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Cracks appear in Burma opposition party

Diverging views on whether or not the National League for Democracy (NLD) party should contest elections in Burma this year appear to be unsettling the party’s central command.

Despite announcing last week that it would not decide whether to register for elections until 29 March, a petition has already been circulated around regional NLD offices urging the party to boycott the polls.

Much of the dilemma focuses on recently unveiled election laws that bar detained NLD leader Aung San Suu Kyi from running for office and require her expulsion from the party if it is to participate.

Party spokesperson Khin Maung Swe told DVB that “there has been some conflict between the two opinions but this doesn’t mean our members are splitting”.

“Regarding the registration, we need to keep the party in existence to continue with our work in the future and to be ready as a political stage for Daw Aung San Suu Kyi when she returns in the next six to seven months,” he said.

“Those who favour registration believe that the party must be in existence so that new generations can carry on with the unfinished duties for democracy.”

He said however that those who oppose participation “see that the election laws are unfair and prefer to challenge that.

“This idea is based on the view that democracy cannot be achieved just because of the party’s continuing existence…However, these are just ideas and we will only find out the decision on 29 March.”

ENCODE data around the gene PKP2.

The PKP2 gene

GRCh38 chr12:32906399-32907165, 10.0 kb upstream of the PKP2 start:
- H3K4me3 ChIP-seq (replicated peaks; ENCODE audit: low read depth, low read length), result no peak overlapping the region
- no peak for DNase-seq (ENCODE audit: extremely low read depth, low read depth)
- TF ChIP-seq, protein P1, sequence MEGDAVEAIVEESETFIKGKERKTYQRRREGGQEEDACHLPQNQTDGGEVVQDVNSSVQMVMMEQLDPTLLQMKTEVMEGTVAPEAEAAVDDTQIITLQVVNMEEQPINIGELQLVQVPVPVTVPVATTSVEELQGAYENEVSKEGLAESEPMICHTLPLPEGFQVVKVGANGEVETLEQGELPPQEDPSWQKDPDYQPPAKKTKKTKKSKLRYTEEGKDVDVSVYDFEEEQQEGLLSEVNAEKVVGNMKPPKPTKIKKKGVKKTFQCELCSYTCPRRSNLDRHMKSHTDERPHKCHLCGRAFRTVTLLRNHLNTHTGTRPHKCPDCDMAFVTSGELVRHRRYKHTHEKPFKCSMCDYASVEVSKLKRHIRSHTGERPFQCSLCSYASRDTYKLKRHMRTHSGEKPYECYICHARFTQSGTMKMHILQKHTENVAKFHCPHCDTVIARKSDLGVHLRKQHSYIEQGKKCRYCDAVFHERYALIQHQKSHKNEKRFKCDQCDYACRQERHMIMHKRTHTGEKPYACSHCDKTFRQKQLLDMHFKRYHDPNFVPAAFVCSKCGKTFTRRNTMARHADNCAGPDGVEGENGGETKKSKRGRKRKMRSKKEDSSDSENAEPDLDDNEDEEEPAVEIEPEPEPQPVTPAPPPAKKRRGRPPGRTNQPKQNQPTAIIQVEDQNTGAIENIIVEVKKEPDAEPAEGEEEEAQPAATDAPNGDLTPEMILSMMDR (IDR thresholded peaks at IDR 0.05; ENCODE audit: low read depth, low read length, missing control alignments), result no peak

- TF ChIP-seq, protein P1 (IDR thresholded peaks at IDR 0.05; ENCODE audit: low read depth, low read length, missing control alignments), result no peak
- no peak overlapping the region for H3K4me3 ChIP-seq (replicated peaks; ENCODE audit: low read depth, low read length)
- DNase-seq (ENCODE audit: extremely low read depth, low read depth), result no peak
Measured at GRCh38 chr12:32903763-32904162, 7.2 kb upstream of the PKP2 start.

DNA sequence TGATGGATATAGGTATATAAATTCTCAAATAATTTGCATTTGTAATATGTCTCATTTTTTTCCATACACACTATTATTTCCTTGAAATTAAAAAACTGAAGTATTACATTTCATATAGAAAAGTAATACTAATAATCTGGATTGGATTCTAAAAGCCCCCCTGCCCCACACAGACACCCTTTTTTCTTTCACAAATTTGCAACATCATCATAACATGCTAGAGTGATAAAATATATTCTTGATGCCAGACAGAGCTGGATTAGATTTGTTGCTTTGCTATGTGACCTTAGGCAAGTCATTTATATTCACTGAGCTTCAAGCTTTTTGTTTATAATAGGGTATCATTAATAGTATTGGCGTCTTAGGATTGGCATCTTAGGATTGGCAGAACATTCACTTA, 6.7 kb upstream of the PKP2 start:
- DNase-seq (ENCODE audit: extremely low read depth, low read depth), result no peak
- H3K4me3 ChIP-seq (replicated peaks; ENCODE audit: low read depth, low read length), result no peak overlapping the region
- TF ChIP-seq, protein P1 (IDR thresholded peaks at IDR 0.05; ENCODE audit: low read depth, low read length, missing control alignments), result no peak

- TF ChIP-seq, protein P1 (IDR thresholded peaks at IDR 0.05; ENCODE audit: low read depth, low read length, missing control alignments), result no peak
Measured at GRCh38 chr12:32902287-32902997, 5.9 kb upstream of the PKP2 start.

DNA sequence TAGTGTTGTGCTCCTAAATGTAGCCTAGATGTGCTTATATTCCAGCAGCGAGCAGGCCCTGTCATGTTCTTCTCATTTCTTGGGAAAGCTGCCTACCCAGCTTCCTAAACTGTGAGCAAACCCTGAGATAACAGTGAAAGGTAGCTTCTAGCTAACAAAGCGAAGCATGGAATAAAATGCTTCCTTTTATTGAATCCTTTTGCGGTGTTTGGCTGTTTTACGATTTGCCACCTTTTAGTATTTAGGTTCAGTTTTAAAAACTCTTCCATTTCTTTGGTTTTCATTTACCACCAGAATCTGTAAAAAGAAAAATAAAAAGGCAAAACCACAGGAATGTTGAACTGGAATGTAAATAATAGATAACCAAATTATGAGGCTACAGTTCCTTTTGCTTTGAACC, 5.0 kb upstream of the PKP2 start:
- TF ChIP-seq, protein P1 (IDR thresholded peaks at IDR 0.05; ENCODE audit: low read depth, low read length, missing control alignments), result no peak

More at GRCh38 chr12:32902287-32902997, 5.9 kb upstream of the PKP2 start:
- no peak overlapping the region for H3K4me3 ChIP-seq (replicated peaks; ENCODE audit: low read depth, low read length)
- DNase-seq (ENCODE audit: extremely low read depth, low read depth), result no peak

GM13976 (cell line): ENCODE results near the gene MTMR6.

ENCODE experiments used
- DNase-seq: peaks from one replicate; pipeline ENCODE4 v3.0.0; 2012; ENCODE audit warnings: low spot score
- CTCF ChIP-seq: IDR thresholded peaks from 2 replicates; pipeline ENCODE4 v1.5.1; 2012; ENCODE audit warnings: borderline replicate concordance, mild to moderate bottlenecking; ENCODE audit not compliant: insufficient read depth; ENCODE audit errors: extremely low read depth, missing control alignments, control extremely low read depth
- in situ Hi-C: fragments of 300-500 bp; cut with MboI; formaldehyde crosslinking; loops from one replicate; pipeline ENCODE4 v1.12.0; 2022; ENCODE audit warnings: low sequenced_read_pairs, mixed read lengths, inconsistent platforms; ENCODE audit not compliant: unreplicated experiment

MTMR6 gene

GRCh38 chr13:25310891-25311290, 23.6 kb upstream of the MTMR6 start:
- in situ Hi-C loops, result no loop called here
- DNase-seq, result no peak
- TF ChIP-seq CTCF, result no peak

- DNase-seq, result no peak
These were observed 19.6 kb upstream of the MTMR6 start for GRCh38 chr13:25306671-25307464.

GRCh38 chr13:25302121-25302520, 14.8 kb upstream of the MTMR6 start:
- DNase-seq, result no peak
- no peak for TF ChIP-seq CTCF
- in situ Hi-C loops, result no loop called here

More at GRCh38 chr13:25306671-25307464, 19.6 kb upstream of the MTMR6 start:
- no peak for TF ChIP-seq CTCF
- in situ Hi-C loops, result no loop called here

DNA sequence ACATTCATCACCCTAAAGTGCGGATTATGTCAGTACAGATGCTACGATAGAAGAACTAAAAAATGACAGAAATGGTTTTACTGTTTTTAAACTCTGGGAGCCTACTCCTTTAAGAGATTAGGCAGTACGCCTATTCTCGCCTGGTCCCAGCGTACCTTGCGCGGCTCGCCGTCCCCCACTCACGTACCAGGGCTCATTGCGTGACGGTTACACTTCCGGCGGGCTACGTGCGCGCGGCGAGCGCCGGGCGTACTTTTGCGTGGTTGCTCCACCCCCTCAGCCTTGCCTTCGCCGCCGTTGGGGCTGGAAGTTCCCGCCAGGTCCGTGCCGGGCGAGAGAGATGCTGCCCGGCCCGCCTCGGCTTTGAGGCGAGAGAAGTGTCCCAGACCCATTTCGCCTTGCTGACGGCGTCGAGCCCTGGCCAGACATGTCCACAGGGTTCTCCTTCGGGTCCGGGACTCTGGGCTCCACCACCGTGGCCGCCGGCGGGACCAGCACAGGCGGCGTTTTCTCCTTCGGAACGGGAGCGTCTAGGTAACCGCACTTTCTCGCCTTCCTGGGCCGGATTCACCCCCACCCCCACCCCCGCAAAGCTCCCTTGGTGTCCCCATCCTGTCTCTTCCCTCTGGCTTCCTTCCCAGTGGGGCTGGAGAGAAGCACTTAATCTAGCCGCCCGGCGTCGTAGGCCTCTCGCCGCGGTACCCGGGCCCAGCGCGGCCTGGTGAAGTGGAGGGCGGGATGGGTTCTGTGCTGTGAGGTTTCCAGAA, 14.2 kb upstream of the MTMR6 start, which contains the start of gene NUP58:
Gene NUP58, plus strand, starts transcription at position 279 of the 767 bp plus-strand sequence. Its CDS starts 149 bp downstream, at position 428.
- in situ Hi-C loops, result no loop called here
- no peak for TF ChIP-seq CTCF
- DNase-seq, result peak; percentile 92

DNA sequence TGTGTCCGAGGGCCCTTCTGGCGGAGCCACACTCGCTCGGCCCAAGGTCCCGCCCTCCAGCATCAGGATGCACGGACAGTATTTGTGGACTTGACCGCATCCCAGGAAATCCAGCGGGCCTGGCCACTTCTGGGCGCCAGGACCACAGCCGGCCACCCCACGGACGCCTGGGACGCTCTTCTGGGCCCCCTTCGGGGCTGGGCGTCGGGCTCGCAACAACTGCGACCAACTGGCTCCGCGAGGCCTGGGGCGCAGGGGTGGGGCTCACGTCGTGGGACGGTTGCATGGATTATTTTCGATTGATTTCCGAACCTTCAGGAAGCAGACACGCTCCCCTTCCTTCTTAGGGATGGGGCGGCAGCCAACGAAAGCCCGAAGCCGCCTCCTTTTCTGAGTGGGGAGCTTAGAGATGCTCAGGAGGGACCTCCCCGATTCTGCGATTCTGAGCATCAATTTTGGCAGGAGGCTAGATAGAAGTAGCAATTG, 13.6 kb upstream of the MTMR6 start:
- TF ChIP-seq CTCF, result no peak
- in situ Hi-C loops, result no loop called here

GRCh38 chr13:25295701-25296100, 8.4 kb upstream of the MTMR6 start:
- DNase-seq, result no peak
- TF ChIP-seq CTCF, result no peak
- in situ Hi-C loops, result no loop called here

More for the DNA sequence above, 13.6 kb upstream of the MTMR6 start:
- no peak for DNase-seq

One of the main arguments of the pro-boycott lobby within the NLD is that the party’s future is so closely tied to Suu Kyi that her expulsion would render it meaningless.

It is largely down to the daughter of Burma’s independence hero, General Aung San, that Burma has remained on the international community’s agenda, despite attempts by the ruling junta to keep its human rights abuses firmly behind closed doors.

“I personally don’t think that Burmese politics can be complete without Daw Aung San Suu Kyi…” said Aung Soe Myint, a 1990 NLD representative in Bago division.

“There is a lot of credit to give to Aung San Suu Kyi for the NLD’s success. Without her, the NLD wouldn’t be a complete political organisation in Burmese politics.”

Meanwhile, the party’s Central Executive Committee (CEC) has again reiterated its request to the junta for a meeting with Suu Kyi, who is due to remain under house arrest until November this year.

“We made a request to the junta chairman to allow a meeting between Daw Aung San Suu Kyi and the CEC,” said fellow party spokesperson Ohn Kyaing, adding that no response had been received so another statement was released on Monday “to let the public know that we had made the request,”

Additional reporting by Naw Noreen


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